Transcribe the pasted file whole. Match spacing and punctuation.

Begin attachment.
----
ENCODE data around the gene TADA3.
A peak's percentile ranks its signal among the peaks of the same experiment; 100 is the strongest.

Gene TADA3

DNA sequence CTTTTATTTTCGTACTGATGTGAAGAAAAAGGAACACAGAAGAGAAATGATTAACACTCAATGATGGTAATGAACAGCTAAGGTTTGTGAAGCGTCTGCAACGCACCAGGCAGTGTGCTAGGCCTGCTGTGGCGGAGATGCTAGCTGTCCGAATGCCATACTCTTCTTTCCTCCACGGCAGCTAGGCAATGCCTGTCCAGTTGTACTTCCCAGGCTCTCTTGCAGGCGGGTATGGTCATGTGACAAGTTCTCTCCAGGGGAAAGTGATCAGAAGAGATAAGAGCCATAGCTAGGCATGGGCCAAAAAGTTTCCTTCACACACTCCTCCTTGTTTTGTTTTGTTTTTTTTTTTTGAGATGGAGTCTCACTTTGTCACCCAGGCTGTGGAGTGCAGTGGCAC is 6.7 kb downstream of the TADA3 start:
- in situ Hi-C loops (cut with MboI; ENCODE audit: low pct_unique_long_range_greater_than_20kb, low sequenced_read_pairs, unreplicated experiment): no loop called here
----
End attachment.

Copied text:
ENCODE data around the gene TADA3.
A peak's percentile ranks its signal among the peaks of the same experiment; 100 is the strongest.

Gene TADA3

DNA sequence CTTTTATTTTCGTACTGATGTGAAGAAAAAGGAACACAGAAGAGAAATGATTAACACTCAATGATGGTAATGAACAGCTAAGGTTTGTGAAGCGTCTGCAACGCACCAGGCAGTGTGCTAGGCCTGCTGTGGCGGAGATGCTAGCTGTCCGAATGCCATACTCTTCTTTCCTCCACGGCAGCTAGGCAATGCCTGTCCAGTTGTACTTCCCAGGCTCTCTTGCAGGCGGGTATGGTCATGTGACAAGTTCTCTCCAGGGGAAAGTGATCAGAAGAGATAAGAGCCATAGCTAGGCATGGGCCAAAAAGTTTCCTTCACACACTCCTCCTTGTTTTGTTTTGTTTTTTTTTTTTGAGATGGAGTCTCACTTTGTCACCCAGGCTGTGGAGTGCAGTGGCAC is 6.7 kb downstream of the TADA3 start:
- in situ Hi-C loops (cut with MboI; ENCODE audit: low pct_unique_long_range_greater_than_20kb, low sequenced_read_pairs, unreplicated experiment): no loop called here